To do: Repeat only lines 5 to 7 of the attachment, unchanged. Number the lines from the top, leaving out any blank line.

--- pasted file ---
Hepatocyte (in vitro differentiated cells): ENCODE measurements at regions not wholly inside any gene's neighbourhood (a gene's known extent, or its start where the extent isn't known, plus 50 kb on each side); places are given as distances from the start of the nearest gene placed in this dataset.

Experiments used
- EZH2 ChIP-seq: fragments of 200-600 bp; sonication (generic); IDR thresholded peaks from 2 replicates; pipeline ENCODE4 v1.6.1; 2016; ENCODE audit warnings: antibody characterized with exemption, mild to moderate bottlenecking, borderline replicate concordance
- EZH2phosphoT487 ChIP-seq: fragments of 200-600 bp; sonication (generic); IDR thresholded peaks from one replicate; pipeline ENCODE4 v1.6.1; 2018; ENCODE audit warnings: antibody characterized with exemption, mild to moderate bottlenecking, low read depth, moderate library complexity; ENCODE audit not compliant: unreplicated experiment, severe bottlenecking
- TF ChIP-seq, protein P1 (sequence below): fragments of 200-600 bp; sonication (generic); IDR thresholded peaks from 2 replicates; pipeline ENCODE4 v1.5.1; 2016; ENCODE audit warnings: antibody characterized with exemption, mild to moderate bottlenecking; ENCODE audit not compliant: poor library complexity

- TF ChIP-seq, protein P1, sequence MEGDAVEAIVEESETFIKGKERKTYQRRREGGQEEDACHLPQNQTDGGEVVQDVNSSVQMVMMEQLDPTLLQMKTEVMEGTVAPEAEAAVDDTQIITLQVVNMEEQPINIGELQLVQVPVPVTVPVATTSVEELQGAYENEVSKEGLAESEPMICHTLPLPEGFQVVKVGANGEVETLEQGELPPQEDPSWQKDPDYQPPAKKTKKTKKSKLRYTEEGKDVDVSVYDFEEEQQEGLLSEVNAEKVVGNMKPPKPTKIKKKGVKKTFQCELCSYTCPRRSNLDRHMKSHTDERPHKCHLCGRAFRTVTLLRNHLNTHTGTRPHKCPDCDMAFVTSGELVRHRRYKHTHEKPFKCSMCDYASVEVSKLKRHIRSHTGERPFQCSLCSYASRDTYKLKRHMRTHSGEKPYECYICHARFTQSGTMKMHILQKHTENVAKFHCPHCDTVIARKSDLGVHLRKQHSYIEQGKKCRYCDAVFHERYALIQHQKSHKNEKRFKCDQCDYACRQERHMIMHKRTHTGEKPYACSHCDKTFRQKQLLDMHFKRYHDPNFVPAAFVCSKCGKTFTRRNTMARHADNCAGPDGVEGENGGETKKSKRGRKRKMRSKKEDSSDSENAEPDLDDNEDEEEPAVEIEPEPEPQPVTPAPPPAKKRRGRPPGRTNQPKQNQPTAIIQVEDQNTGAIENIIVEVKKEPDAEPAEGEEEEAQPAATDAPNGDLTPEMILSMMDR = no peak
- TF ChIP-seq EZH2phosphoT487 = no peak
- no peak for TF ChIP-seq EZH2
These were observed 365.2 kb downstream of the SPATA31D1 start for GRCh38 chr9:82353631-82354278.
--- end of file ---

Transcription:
- TF ChIP-seq, protein P1 (sequence below): fragments of 200-600 bp; sonication (generic); IDR thresholded peaks from 2 replicates; pipeline ENCODE4 v1.5.1; 2016; ENCODE audit warnings: antibody characterized with exemption, mild to moderate bottlenecking; ENCODE audit not compliant: poor library complexity

- TF ChIP-seq, protein P1, sequence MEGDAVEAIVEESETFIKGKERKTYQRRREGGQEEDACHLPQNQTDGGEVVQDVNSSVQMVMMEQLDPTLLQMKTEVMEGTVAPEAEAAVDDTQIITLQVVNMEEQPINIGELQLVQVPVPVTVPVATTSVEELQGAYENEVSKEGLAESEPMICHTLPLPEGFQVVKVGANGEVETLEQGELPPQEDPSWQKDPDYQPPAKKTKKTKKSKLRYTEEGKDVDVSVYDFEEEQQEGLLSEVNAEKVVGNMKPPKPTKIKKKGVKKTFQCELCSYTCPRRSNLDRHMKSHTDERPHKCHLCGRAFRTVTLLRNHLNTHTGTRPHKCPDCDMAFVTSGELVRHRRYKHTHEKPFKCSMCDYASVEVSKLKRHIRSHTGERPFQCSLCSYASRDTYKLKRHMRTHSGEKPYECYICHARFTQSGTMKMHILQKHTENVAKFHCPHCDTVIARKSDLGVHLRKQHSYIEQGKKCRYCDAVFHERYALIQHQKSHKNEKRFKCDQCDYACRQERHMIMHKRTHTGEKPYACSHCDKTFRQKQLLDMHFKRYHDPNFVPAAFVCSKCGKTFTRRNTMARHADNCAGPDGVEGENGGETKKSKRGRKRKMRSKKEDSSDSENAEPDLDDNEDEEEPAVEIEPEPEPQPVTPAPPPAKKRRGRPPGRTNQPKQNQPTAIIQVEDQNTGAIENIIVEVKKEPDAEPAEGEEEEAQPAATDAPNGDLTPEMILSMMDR = no peak
- TF ChIP-seq EZH2phosphoT487 = no peak